The Royal Institution of Chartered Surveyors has released new guidance on EWS1 stating that only buildings that are exposed to costly renovation risks due to cladding safety concerns – such as Helen’s – are now subject to additional audits. This will be welcome news for thousands of tenants living in apartment blocks, but as the End Our Cladding Scandal campaign says, “The EWS1 certificate only identifies problems with the exterior wall and it is now clear that many of the fire safety problems in these buildings are internal and those with problems already identified are still trapped. “
Even if Helen and other residents of The Decks have access to Taylor Wimpey’s new fund, it won’t cover their rising insurance costs. “At the beginning of 2021, all the residents of my house received a letter from our management company saying that they were fighting to insure the building because of the deficiencies,” she explains. “To give you some context, before we knew about the problems with our building, the insurance premium was £ 33,000 a year, but in 2020, after we learned about the cladding, it was £ 253,000.”
The clincher received a staggering sum for this year’s insurance: £ 504,000 to be shared among all of the tenants in their block. “We understand that this is the only insurance we can take out,” she adds, “and that we have to pay up front”.
The cost of insuring Helens Block at The Decks has increased more than 100 percent since 2019. She currently pays £ 422 a month through her service fee for this, but that could go up significantly. The skyrocketing insurance premiums for tenants are another aspect of this scandal that has been overlooked by government support. Helen’s management company is trying to see if homeowners can settle the bill in installments or on credit, but even if they can get such a deal, she’ll have to pay insurance payments of more than double her mortgage, which is £ 250 before utility bills. She also pays Help to Buy £ 50 a month for her equity loan.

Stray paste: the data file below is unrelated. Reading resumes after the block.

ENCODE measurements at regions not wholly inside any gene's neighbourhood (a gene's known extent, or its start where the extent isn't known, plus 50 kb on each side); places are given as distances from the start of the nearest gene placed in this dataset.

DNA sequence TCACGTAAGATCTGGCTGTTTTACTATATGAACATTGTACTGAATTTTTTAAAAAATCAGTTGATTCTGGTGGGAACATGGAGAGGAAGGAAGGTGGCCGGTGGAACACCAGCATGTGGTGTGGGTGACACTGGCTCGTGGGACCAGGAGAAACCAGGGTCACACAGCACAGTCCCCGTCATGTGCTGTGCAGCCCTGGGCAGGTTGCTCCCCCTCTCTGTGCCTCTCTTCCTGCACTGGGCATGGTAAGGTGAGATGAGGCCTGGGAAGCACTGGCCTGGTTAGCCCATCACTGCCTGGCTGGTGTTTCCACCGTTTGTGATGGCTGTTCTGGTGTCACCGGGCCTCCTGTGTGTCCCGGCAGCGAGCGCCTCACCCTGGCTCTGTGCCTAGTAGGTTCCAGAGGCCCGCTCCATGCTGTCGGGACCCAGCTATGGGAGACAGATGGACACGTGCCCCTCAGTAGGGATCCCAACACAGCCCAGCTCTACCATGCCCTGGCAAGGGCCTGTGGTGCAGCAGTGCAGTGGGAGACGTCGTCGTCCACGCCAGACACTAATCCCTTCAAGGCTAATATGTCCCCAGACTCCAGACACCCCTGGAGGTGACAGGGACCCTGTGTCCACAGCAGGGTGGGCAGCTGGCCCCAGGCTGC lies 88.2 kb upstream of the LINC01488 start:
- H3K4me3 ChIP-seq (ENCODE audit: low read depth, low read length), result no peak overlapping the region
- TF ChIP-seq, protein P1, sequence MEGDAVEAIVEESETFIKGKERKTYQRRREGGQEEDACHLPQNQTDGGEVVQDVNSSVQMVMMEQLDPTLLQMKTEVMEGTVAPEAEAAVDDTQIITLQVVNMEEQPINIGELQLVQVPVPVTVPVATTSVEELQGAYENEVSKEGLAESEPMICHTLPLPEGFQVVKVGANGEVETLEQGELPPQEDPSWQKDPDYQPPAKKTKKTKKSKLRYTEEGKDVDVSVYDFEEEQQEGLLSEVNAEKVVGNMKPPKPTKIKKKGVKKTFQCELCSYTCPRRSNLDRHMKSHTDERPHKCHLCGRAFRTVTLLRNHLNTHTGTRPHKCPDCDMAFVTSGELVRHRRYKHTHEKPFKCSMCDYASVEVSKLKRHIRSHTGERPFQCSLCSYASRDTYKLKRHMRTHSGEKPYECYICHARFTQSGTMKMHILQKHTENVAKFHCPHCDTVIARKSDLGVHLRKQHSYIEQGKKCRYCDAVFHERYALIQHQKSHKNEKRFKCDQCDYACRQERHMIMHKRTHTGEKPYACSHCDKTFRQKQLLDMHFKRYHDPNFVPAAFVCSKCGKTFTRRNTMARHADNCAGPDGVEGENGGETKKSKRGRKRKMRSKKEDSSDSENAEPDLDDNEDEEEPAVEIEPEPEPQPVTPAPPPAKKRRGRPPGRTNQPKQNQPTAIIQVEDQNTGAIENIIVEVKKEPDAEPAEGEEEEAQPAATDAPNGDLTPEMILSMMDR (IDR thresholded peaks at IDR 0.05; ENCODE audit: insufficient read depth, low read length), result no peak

Financial costs aside, Helen says she has no future in mind for her growing family. She feels trapped. “This apartment is intended for couples, not a family of four. My children still share a bedroom, my daughter is eight. It is not appropriate. We are also on the fourth floor. There is only one stairwell from this apartment. We have a fire alarm test on Tuesdays and every time the sound scares me. I’m experiencing the worst nightmare of all parents. “
This is an overwhelming situation and it is tearing Helen apart. “I have endless bills piling up and I won’t be able to fulfill them. In addition, we are bound by old-fashioned leasehold clauses, so the client can pass these costs on to us. “
Helen finds it puzzling that people who have bought government funded “affordable” homes find themselves in this situation: “When you take out a mortgage with Help to Buy, there is a rigorous affordability assessment that could end up costing you outside Are in your control and which you cannot afford? “
At the moment her future, like that of so many people involved in this crisis, hangs in the balance: “We bought this as the first home, and the plan was very much to get some equity, even a tiny bit, with it “We could buy a real family home. I’ve been paying a mortgage for almost 10 years now and my house is currently flammable and worthless. And if bankruptcy turns out to be my best option, I have no idea what our future will look like. “
A spokesperson for HomeGround Management Limited said, “Responsibility for all management and maintenance of the blocks at The Decks in Runcorn, including fire safety, has been delegated to an outside management company by the original developer, Taylor Wimpey. The management company is responsible for troubleshooting, but we have contacted them directly through their agent to ensure that fire safety issues are addressed on-site and taken care of by those responsible. “
Vicky Spratt is I‘s apartment correspondent